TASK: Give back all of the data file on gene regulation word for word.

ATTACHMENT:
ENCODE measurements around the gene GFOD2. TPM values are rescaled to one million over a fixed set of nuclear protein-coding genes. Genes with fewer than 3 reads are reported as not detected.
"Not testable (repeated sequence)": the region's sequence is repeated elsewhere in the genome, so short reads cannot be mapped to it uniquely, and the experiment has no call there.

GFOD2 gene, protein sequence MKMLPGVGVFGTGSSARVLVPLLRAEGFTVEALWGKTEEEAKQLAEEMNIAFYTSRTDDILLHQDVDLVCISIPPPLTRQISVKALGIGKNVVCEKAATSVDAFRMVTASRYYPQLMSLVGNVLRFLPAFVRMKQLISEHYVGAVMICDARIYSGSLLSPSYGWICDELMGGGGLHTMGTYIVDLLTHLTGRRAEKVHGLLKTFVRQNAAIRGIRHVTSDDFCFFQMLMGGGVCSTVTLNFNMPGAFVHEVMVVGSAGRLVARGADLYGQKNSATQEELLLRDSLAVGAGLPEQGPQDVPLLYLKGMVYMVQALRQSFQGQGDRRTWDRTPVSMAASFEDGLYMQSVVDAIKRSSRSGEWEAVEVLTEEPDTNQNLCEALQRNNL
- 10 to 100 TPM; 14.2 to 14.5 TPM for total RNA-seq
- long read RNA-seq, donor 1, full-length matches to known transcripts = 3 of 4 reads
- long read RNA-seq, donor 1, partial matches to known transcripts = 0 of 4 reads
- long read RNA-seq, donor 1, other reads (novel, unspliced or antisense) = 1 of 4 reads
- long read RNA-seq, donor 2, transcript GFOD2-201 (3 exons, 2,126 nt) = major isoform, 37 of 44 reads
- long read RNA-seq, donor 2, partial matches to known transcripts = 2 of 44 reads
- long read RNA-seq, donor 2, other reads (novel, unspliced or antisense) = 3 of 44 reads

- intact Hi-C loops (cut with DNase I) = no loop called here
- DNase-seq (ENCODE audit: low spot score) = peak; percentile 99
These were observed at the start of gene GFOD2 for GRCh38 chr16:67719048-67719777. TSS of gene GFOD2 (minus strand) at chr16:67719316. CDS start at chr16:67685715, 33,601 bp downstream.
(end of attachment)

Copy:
ENCODE measurements around the gene GFOD2. TPM values are rescaled to one million over a fixed set of nuclear protein-coding genes. Genes with fewer than 3 reads are reported as not detected.
"Not testable (repeated sequence)": the region's sequence is repeated elsewhere in the genome, so short reads cannot be mapped to it uniquely, and the experiment has no call there.

GFOD2 gene, protein sequence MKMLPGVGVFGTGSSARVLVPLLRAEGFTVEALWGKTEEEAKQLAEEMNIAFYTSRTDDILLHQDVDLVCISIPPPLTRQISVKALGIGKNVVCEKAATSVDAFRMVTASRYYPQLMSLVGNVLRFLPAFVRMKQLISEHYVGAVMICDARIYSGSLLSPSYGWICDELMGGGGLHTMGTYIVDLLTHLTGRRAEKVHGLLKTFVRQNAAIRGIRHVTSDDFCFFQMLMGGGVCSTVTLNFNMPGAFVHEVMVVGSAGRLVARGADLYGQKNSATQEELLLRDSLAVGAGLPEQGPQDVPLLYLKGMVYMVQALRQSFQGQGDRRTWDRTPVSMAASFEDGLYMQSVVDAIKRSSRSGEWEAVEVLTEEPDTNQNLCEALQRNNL
- 10 to 100 TPM; 14.2 to 14.5 TPM for total RNA-seq
- long read RNA-seq, donor 1, full-length matches to known transcripts = 3 of 4 reads
- long read RNA-seq, donor 1, partial matches to known transcripts = 0 of 4 reads
- long read RNA-seq, donor 1, other reads (novel, unspliced or antisense) = 1 of 4 reads
- long read RNA-seq, donor 2, transcript GFOD2-201 (3 exons, 2,126 nt) = major isoform, 37 of 44 reads
- long read RNA-seq, donor 2, partial matches to known transcripts = 2 of 44 reads
- long read RNA-seq, donor 2, other reads (novel, unspliced or antisense) = 3 of 44 reads

- intact Hi-C loops (cut with DNase I) = no loop called here
- DNase-seq (ENCODE audit: low spot score) = peak; percentile 99
These were observed at the start of gene GFOD2 for GRCh38 chr16:67719048-67719777. TSS of gene GFOD2 (minus strand) at chr16:67719316. CDS start at chr16:67685715, 33,601 bp downstream.